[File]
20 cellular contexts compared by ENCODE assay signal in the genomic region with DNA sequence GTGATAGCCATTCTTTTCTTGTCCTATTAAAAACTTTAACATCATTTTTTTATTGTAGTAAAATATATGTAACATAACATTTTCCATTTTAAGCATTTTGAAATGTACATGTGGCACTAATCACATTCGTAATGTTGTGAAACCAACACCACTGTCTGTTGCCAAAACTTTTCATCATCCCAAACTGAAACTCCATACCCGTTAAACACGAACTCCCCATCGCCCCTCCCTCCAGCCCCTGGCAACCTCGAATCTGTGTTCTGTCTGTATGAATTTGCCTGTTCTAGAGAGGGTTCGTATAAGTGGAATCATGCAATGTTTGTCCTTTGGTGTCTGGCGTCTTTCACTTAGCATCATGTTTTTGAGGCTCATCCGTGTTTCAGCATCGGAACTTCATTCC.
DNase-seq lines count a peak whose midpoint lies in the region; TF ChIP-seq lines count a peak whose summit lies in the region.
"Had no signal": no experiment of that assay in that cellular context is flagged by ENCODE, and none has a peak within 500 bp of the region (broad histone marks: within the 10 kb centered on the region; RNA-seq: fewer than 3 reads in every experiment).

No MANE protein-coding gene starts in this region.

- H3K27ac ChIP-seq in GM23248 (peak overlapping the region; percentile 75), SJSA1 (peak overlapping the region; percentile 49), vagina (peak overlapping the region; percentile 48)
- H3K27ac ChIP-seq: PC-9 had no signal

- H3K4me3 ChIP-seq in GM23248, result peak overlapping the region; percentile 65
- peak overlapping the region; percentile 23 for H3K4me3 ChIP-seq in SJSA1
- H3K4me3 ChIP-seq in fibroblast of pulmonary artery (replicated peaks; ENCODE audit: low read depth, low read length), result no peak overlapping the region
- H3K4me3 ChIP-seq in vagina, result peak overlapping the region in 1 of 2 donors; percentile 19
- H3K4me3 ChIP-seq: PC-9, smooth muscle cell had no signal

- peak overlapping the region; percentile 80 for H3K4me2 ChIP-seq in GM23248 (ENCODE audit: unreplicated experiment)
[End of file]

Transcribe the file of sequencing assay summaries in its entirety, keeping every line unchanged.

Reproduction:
20 cellular contexts compared by ENCODE assay signal in the genomic region with DNA sequence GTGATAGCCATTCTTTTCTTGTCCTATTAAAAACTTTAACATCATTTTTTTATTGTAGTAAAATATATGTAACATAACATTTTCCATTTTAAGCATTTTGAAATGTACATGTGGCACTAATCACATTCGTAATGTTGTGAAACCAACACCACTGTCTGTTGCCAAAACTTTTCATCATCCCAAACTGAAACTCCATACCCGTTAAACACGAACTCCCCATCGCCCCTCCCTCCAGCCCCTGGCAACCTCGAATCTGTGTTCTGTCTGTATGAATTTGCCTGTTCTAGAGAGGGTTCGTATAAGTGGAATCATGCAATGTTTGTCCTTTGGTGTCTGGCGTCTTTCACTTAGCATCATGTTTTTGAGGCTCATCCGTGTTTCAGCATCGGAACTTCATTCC.
DNase-seq lines count a peak whose midpoint lies in the region; TF ChIP-seq lines count a peak whose summit lies in the region.
"Had no signal": no experiment of that assay in that cellular context is flagged by ENCODE, and none has a peak within 500 bp of the region (broad histone marks: within the 10 kb centered on the region; RNA-seq: fewer than 3 reads in every experiment).

No MANE protein-coding gene starts in this region.

- H3K27ac ChIP-seq in GM23248 (peak overlapping the region; percentile 75), SJSA1 (peak overlapping the region; percentile 49), vagina (peak overlapping the region; percentile 48)
- H3K27ac ChIP-seq: PC-9 had no signal

- H3K4me3 ChIP-seq in GM23248, result peak overlapping the region; percentile 65
- peak overlapping the region; percentile 23 for H3K4me3 ChIP-seq in SJSA1
- H3K4me3 ChIP-seq in fibroblast of pulmonary artery (replicated peaks; ENCODE audit: low read depth, low read length), result no peak overlapping the region
- H3K4me3 ChIP-seq in vagina, result peak overlapping the region in 1 of 2 donors; percentile 19
- H3K4me3 ChIP-seq: PC-9, smooth muscle cell had no signal

- peak overlapping the region; percentile 80 for H3K4me2 ChIP-seq in GM23248 (ENCODE audit: unreplicated experiment)